Back in his heyday, President George Washington concocted his own version of the classic seasonal beverage, eggnog which is known to date back as far as the early eighteenth century. It has obscure origins, perhaps developed by the French, the British or the early pioneers of the Americas and all claim credit for its development. While the most common type of eggnog has the consistency of a creamy milkshake, often deceptively making people believe it is not as "alcoholic" as other beverages, this version is more true to the original George Washington version, thick and creamy and just as alcoholic, packing a punch (excuse the pun). The President's recipe did not specify exact ingredients and only barely mentioned that it should include eggs. One thing it did state however was that it should include a variety of exotic liquors, especially Jamaican rum and rye whiskey. Some sherry was also known to be added. Your Christmas guests should enjoy this version!
Things You Will Need
3/4 cup sugar
1 pint heavy whipping cream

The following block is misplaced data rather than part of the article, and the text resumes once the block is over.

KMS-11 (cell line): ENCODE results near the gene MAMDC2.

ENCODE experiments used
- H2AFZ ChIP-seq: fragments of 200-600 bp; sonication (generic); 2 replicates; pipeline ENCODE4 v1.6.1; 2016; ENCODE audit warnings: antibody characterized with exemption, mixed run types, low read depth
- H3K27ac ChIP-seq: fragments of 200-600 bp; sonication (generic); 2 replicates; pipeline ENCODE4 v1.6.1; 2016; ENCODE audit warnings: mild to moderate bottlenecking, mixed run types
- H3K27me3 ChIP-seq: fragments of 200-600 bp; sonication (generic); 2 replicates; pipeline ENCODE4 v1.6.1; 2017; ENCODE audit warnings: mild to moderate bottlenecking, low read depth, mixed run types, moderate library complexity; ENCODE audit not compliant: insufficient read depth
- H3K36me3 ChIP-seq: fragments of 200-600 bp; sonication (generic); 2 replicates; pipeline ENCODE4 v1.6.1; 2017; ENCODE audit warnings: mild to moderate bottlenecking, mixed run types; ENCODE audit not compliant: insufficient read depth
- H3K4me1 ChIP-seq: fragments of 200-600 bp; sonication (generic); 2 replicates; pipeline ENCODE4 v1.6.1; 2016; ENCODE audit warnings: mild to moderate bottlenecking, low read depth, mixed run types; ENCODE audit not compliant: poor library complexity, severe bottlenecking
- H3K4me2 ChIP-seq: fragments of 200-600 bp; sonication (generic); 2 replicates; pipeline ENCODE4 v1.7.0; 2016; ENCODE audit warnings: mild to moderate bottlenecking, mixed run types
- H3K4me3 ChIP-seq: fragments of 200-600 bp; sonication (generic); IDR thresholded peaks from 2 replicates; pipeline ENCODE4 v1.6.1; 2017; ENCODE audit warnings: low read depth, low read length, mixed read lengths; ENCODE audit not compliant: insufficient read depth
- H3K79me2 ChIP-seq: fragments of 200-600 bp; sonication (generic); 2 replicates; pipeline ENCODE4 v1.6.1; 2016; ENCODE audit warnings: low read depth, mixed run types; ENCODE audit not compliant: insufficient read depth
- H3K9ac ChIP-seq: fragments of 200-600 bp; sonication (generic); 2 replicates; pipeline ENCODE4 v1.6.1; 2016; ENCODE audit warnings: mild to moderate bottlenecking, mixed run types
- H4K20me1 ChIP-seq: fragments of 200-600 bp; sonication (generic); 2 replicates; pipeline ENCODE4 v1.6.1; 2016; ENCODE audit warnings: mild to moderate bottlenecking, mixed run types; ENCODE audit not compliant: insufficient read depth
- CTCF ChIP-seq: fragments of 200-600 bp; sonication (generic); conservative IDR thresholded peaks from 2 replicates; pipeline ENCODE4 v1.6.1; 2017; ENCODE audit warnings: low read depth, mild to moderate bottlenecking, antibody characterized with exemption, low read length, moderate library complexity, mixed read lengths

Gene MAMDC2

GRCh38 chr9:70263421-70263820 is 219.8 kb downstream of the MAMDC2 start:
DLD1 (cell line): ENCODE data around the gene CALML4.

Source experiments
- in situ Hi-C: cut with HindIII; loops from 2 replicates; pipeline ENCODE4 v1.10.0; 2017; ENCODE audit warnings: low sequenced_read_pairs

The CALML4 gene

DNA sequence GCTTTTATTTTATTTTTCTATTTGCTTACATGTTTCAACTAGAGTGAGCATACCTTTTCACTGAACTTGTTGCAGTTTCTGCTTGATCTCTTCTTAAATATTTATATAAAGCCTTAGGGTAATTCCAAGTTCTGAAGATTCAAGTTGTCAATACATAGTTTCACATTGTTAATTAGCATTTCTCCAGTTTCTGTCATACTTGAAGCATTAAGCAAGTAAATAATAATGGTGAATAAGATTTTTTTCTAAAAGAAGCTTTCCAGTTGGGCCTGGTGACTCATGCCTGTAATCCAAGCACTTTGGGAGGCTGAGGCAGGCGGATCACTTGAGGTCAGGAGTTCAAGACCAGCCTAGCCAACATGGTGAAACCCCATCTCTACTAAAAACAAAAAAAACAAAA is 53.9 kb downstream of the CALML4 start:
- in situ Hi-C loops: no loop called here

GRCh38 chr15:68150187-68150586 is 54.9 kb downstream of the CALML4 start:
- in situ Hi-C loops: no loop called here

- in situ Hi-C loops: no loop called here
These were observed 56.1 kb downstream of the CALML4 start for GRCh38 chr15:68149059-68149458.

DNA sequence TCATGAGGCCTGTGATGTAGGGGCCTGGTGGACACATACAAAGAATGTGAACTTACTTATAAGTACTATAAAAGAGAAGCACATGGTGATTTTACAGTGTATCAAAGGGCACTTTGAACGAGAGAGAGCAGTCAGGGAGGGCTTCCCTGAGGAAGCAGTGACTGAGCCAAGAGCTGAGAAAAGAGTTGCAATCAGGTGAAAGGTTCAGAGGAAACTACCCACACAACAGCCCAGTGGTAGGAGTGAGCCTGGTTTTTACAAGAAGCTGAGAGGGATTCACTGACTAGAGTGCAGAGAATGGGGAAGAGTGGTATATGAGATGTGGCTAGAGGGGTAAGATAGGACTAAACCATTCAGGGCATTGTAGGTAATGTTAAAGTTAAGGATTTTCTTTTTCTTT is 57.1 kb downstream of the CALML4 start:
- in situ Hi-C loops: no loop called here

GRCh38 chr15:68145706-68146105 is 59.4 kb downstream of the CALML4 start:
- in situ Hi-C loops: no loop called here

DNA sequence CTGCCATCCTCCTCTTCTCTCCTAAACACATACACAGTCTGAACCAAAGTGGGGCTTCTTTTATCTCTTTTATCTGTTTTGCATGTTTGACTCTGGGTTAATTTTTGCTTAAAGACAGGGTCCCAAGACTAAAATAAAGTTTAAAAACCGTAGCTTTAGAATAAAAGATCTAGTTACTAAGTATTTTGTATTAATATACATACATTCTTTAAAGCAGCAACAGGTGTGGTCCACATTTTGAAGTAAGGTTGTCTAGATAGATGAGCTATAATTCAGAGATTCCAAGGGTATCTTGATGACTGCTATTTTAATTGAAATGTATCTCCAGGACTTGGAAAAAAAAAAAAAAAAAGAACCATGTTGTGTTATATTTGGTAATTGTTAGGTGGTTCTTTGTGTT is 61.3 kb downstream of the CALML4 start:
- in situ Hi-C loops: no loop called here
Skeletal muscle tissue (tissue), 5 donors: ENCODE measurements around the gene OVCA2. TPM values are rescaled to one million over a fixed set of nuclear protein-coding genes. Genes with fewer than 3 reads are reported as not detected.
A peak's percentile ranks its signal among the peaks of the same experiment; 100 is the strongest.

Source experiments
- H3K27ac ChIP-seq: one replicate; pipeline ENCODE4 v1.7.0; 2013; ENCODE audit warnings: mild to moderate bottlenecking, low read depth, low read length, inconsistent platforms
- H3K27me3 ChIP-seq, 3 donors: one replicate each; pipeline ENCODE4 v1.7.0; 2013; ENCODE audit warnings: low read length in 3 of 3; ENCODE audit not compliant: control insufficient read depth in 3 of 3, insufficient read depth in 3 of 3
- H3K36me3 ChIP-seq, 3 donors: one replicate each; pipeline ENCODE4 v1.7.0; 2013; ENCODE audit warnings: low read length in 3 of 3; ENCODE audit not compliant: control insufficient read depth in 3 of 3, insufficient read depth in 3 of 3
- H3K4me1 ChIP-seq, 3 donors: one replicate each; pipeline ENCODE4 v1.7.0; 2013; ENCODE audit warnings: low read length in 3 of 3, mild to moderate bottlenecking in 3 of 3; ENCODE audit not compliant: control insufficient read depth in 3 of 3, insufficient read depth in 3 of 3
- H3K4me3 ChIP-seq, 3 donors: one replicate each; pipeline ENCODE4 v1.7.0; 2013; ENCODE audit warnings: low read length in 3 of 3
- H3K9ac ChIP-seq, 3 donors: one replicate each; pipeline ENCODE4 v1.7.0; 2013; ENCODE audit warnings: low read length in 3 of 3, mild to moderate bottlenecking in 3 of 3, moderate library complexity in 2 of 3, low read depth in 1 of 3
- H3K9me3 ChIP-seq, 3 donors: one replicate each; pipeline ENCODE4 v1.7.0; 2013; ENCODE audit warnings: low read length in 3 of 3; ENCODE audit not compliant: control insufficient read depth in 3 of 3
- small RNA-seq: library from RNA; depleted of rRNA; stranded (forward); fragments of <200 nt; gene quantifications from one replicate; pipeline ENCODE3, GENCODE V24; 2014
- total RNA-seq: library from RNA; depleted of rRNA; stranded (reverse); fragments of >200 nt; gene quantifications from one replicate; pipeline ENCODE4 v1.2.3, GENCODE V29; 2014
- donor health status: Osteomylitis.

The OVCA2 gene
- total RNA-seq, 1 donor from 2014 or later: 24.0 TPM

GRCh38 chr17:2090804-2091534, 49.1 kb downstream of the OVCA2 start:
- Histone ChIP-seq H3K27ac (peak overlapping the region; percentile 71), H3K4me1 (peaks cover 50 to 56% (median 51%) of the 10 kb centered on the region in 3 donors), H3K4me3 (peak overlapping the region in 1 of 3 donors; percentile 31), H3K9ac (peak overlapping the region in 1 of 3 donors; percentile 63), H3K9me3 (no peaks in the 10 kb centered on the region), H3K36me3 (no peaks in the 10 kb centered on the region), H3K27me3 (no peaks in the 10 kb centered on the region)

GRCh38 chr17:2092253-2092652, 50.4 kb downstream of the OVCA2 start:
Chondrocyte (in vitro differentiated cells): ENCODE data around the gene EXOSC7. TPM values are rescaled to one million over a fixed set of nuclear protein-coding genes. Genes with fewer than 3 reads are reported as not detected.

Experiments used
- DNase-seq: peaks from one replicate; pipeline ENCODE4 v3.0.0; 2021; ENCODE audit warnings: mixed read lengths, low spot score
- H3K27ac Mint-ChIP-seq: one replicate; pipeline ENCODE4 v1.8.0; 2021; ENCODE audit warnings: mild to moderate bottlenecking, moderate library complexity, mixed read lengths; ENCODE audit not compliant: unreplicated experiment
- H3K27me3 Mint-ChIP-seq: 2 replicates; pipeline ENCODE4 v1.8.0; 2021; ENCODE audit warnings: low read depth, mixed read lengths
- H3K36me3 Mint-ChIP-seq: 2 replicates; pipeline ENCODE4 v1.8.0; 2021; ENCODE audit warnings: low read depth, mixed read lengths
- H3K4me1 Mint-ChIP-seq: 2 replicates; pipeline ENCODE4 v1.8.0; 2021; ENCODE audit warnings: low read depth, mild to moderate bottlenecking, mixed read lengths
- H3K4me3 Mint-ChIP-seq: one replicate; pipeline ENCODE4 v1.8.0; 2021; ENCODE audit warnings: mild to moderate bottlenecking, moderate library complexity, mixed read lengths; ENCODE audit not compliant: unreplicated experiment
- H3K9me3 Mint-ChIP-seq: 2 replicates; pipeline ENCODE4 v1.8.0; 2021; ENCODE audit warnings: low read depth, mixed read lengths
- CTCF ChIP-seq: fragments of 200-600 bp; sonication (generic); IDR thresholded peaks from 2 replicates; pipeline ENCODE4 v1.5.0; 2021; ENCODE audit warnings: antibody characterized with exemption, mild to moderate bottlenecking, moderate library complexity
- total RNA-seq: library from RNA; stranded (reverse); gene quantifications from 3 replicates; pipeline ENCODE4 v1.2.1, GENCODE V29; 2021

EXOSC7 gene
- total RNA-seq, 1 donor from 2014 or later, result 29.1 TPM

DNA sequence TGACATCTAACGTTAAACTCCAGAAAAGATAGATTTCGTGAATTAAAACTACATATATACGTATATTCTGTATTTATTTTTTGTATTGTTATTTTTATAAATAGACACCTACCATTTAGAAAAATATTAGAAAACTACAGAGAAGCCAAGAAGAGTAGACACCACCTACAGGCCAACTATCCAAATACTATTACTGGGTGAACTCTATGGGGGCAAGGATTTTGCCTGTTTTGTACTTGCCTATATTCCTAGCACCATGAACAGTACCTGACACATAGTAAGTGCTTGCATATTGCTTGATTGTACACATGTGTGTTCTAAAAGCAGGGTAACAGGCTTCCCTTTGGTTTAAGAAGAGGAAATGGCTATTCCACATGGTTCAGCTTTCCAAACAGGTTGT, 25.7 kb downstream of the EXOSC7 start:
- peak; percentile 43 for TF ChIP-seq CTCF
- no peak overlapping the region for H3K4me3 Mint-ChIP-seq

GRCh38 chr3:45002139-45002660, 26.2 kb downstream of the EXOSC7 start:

1 pint whisky or cognac
1/4 cup Jamaican rum
Step 1Separate eggs; put egg yolks into a large bowl and beat until thick and lemon colored. Add sugar and beat to combine.
Slowly pour whisky or cognac then rum into the mix, stirring to combine.
Beat egg whites stiffly until soft peaks form then fold into egg yolks.
In a small bowl, whip the cream until thick but still pourable. Blend into the egg and alcohol mix, combining all ingredients well.
Store in the refrigerator up to 5 days; this helps cure the eggs and limits the possibility of salmonella from raw eggs. When ready to serve, pour into a pre-chilled punch bowl. Sprinkle nutmeg evenly over the top.
Christmas and eggnog are entwined by tradition. Just as it is commonly served today, George Washington served his version at his Christmas banquets. His original concoction used rye whisky, developed in his own distillery at Mt. Vernon and Jamaican rum which was popular then.
Tips & Warnings
Unused eggnog can be stored in a covered container for a couple of days. Another option is to pour into ice cube trays and freeze; these can then be used as ice cubes for milk or chocolate beverages.
Contrary to beliefs, most people are at a low risk of catching salmonella from raw eggs. Raw eggs can be a healthy addition to a diet.